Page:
National City Corp. last week announced it may succumb to the low profits and high risk that have plagued the U.S. subprime lending industry in recent years. The Cleveland-based bank said it is considering the sale of its subprime mortgage unit First Franklin Financial Corp., along with Pittsburgh-based mortgage servicing affiliate National City Home Loan Services Inc.

Friedman Billings Ramsey analyst Gary Townsend last week estimated the subprime lender would sell for $800 million to $1.2 billion based on its $773 million book value.

First Franklin's loan portfolio stood at $18.3 billion at the end of the first quarter, compared with $18.7 billion at yearend. National City, which is slated to decide on the sale by the end of the summer, first acquired the subprime unit for $266.1 million from Bank of America Corp. - which also chose to follow the high-in-credit road National City may soon be headed down. First Franklin's profit margins hit an all-time low at the end of 2005, when origination and sales revenue fell to $264 million from $417 million.

The company retained 16% of its originations in the first quarter, compared to 30% in the year-earlier period. Home equity lines and loans retained in the portfolio were $10.6 billion as of March. The company stated in its 10Q for the first quarter plans to "sell or securitize most of its National Home Equity and First Franklin production in future periods."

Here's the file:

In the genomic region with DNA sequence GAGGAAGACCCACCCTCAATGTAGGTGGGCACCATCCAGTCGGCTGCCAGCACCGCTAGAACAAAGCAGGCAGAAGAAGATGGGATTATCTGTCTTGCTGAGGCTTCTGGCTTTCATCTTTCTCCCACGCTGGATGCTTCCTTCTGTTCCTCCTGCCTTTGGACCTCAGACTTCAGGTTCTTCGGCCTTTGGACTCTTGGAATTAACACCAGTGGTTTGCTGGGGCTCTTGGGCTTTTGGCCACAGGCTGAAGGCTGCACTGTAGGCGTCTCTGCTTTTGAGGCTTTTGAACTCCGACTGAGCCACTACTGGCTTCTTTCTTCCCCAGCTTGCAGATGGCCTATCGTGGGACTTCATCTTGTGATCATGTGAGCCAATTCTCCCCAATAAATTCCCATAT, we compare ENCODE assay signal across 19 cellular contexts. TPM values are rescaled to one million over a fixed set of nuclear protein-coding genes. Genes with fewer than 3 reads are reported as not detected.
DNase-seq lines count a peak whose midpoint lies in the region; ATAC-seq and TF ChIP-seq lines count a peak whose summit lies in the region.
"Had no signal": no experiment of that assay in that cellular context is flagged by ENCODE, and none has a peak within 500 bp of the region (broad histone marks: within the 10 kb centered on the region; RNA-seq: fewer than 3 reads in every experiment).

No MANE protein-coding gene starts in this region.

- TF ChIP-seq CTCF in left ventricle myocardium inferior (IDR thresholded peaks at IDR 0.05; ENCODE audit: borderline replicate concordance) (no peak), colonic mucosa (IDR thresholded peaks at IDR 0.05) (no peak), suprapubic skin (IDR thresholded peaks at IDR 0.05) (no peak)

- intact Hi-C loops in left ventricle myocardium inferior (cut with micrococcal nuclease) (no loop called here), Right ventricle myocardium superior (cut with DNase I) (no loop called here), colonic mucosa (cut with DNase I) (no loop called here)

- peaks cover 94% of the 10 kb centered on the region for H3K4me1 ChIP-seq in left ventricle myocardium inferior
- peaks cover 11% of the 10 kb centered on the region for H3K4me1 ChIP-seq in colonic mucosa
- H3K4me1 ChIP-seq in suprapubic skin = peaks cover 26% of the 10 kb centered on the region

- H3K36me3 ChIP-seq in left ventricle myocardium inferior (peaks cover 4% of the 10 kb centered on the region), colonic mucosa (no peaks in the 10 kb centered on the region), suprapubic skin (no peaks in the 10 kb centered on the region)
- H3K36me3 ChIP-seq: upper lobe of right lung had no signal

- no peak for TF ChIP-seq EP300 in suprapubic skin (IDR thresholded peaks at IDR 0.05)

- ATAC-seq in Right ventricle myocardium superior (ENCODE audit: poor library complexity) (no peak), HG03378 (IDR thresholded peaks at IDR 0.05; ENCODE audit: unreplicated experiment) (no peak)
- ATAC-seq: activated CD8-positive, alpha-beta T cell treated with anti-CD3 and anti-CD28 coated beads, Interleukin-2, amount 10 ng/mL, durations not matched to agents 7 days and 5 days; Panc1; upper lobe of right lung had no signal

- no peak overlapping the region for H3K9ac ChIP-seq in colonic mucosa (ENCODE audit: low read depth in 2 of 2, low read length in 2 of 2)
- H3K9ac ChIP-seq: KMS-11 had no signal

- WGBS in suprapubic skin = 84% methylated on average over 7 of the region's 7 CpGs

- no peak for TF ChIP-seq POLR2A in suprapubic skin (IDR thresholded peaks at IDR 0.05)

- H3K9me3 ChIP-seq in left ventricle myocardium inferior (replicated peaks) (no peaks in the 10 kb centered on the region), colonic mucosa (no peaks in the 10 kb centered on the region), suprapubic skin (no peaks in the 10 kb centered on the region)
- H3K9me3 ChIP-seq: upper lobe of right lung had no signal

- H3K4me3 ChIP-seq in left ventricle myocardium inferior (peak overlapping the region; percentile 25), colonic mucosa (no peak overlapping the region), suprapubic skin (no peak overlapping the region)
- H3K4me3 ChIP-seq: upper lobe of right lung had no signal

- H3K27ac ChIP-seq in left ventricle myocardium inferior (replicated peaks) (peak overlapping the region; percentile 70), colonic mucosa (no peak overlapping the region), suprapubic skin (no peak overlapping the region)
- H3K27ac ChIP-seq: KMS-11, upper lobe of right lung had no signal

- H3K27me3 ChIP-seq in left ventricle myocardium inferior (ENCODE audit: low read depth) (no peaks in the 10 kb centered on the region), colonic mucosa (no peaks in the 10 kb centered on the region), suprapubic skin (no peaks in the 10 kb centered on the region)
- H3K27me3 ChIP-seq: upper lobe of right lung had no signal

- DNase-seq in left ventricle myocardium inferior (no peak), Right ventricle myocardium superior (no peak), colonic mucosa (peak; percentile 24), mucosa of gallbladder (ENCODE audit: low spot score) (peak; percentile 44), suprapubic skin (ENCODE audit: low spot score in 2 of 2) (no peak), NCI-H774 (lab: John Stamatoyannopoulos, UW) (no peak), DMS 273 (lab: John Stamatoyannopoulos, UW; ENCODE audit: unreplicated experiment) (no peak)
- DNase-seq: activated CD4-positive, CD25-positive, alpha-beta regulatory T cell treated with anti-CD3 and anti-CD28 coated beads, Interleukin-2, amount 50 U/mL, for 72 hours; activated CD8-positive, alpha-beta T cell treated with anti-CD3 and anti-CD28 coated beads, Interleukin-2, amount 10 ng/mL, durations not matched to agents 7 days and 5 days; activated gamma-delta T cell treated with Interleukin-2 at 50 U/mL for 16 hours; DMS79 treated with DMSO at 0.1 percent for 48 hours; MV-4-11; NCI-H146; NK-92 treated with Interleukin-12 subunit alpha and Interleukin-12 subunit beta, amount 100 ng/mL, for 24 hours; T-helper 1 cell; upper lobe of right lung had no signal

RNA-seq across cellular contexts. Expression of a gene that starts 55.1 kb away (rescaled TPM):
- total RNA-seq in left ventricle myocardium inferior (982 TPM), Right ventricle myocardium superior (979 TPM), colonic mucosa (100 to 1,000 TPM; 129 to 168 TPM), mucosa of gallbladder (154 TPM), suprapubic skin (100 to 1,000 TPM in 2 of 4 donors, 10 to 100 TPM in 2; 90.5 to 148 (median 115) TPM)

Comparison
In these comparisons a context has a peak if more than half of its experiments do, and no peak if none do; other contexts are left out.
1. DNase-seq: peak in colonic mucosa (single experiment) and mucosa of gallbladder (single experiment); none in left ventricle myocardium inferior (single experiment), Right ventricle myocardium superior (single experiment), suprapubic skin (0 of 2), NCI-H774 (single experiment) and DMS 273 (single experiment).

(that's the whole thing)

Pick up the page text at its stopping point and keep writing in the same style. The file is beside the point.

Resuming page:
As subprime lenders have been hit by a higher cost of money, dwindling origination volumes and subsequently intense competition - an increasing number are expected to either consolidate or put themselves on the block, according to industry analysts. A number of subprime lenders have downsized operations, notably ACC Capital Corp. and in May, Accredited Home Lenders agreed to acquire the ailing Aames Investment Corp. for $340 million. (ASR, 06/05/06)

While subprime origination volume in 1Q06 was the second-largest first quarter on record, according to RBS Greenwich Capital, half a dozen lenders posted declining origination volumes year-over-year. Ameriquest Mortgage Corp. led the drop, with its originations falling 53%, followed by National City, which posted a 37% decline, and General Motors Acceptance Corp., which experienced a 28% decline.

(c) 2006 Asset Securitization Report and SourceMedia, Inc. All Rights Reserved.

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